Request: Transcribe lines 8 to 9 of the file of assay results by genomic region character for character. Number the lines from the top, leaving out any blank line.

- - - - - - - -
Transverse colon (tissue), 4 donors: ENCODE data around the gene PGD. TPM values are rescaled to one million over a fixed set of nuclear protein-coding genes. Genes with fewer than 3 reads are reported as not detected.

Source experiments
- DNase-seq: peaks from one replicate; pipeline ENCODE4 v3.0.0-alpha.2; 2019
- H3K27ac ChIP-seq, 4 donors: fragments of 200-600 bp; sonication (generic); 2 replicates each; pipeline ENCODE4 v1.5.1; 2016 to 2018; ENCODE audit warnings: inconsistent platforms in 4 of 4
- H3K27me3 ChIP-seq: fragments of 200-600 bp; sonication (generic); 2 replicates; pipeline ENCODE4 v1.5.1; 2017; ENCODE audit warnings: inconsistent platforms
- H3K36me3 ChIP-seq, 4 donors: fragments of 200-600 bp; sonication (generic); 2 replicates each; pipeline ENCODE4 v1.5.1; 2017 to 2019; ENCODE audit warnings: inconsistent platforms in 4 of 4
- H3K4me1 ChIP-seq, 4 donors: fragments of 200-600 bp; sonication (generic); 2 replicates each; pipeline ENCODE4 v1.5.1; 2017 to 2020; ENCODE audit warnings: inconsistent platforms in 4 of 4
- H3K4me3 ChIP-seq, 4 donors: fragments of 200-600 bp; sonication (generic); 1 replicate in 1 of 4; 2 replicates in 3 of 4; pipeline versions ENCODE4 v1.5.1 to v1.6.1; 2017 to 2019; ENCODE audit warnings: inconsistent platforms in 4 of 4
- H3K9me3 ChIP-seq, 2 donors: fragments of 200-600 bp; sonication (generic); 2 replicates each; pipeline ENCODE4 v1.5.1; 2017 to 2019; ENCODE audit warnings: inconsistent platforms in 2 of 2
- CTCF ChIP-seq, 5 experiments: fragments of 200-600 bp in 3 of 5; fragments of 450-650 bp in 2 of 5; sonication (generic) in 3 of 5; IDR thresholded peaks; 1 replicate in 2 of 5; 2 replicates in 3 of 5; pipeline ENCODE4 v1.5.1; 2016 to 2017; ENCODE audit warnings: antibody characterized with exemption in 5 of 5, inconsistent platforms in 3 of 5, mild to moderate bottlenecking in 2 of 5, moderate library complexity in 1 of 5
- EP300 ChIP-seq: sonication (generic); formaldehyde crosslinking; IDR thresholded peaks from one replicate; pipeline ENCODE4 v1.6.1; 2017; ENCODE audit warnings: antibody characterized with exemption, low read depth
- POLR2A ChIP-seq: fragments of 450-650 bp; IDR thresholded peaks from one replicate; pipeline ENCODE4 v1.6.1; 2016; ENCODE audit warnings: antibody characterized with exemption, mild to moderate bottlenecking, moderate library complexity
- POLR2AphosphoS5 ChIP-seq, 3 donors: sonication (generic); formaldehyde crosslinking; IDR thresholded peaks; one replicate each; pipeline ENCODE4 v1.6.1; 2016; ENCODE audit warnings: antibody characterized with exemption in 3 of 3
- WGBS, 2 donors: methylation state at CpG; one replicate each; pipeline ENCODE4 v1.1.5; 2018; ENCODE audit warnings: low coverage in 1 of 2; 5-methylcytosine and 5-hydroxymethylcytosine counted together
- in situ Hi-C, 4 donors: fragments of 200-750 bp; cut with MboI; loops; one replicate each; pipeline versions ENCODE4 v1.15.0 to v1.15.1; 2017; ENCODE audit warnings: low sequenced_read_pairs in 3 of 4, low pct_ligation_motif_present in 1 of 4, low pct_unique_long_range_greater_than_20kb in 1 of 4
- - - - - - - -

- H3K4me3 ChIP-seq, 4 donors: fragments of 200-600 bp; sonication (generic); 1 replicate in 1 of 4; 2 replicates in 3 of 4; pipeline versions ENCODE4 v1.5.1 to v1.6.1; 2017 to 2019; ENCODE audit warnings: inconsistent platforms in 4 of 4
- H3K9me3 ChIP-seq, 2 donors: fragments of 200-600 bp; sonication (generic); 2 replicates each; pipeline ENCODE4 v1.5.1; 2017 to 2019; ENCODE audit warnings: inconsistent platforms in 2 of 2